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Clinical characteristics of neonatal fulminant necrotizing enterocolitis in a tertiary Children's hospital in the last 10 years.

07:00 EST 8th November 2019 | BioPortfolio

Summary of "Clinical characteristics of neonatal fulminant necrotizing enterocolitis in a tertiary Children's hospital in the last 10 years."

The aim of this retrospective study was to explore the risk factors and clinical characteristics related to neonatal fulminant necrotizing enterocolitis (NEC). From 1 November 2007 to 31 October 2017, 352 neonates who were diagnosed with NEC (Bell stage ≥ΠB) and admitted to the Children's Hospital of Chongqing Medical University were enrolled. Among these patients, 112 (31.82%) cases fulfilled the definition of fulminant NEC, and 62.5% (70/112) of fulminant cases presented a poor prognosis. All the survivors in the fulminant NEC group underwent surgery. Those in the fulminant NEC group were more likely to have the following clinical features: sepsis preceding NEC (P<0.001), abdominal distention (P<0.001), bowel sound disappearance (P = 0.001), leukopenia or neutropenia (P<0.001), C-reactive protein (CRP) <10 mg/L (P = 0.003), procalcitonin (PCT) < 2 μg/L (P<0.001), pH ≤7.2 (P<0.001), and radiographic evidence of pneumoperitoneum (P<0.001) or seroperitoneum on ultrasonography (P = 0.017). In conclusion, fulminant NEC is characterized by urgent onset and prompt deterioration, potentially resulting in death. The lack of unique characteristics makes it difficult to recognize by medical caregivers. Close observation, early detection and timely surgical intervention may improve the prognosis.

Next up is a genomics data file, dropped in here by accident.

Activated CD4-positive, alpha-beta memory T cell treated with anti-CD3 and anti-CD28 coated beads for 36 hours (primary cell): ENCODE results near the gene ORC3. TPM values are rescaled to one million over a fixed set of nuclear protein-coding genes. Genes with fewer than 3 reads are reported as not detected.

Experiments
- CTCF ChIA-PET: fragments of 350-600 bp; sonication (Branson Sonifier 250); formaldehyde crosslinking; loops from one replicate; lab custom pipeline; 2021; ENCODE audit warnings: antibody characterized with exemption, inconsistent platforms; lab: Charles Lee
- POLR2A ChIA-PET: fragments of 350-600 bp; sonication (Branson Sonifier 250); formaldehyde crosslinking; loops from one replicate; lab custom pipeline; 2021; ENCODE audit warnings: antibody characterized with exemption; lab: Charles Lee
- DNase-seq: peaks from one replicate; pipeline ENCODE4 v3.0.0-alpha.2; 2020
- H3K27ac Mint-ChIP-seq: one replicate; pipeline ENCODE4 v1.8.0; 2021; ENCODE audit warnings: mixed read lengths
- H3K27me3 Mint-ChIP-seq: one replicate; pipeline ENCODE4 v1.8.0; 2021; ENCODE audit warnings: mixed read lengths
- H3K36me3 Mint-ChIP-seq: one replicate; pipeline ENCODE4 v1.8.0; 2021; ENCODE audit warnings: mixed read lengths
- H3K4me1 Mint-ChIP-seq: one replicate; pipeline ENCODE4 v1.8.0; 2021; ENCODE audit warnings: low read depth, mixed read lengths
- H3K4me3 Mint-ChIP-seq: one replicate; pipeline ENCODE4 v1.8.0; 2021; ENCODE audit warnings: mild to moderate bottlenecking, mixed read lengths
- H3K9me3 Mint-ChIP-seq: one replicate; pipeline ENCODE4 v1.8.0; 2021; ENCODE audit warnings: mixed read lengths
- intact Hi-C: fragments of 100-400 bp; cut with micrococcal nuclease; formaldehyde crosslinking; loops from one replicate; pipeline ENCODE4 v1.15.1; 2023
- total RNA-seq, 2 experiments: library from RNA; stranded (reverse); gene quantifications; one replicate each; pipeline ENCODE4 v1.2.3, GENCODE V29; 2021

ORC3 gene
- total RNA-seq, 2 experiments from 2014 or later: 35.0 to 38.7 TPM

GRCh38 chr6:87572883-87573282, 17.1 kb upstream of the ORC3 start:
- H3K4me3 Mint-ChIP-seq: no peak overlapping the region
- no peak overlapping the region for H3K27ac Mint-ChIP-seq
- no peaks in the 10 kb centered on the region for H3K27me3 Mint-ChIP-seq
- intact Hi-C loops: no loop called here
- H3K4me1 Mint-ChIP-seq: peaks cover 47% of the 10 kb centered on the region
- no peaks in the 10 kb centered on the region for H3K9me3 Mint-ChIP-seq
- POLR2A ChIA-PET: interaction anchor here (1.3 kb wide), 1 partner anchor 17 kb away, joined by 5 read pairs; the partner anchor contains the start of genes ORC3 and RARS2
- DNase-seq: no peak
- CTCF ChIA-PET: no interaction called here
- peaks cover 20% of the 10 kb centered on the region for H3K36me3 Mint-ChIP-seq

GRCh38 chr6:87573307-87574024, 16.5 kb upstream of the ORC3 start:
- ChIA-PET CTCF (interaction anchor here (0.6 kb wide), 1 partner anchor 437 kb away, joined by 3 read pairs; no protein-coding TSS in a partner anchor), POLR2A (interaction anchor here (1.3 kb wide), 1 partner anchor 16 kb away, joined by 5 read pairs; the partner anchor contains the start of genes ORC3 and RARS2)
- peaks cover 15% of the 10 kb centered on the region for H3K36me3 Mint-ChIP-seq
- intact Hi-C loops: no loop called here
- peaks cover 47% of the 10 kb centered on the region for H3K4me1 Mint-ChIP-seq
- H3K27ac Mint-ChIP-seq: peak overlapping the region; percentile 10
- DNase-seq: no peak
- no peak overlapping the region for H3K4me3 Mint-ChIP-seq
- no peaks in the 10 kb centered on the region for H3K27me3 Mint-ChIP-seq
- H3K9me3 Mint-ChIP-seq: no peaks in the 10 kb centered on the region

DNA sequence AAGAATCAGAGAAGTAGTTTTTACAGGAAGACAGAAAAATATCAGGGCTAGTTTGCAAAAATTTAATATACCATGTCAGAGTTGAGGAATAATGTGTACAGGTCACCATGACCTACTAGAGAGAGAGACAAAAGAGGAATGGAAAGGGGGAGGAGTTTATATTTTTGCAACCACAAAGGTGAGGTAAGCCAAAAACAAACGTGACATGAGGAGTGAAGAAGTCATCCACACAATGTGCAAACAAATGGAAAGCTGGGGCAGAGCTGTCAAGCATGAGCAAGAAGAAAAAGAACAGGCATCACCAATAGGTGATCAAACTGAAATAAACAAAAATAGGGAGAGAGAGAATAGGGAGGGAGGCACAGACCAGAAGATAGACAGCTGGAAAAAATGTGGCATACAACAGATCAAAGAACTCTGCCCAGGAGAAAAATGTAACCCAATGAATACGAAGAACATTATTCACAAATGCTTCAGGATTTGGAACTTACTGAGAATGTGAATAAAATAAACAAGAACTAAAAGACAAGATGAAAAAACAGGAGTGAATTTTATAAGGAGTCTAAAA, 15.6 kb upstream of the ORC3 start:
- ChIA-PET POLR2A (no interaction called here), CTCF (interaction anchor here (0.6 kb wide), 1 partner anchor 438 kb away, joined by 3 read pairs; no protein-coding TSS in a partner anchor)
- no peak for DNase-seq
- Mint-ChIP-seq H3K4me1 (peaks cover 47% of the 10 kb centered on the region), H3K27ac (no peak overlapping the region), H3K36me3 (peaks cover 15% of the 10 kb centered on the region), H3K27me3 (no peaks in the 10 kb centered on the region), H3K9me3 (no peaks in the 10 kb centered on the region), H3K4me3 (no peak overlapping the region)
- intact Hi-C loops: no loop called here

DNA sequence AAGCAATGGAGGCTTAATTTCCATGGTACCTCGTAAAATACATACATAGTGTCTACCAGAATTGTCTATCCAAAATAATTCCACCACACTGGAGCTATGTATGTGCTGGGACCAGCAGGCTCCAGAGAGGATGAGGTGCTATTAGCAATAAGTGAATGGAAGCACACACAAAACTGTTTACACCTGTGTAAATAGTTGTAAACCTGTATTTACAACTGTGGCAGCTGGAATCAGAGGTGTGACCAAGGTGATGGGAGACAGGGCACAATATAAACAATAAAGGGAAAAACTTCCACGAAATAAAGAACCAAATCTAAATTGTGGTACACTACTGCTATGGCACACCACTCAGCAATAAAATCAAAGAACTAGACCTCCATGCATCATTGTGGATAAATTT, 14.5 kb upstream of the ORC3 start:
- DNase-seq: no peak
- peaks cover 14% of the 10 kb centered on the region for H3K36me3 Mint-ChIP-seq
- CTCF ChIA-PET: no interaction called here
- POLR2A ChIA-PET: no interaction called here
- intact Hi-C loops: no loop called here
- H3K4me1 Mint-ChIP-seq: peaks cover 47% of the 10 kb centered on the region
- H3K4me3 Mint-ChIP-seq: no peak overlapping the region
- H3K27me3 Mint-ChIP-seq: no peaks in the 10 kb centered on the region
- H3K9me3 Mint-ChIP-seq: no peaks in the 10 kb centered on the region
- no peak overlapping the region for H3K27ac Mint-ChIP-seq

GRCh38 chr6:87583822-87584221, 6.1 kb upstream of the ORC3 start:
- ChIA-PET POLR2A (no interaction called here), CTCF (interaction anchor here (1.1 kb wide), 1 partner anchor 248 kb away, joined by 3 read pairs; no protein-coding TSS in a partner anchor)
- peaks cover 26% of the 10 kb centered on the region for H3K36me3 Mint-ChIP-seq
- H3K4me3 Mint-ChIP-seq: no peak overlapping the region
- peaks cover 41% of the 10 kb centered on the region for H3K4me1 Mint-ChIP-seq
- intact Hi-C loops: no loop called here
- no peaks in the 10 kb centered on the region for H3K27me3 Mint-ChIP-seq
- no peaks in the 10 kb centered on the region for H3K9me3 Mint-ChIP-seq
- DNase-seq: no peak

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This article was published in the following journal.

Name: PloS one
ISSN: 1932-6203
Pages: e0224880

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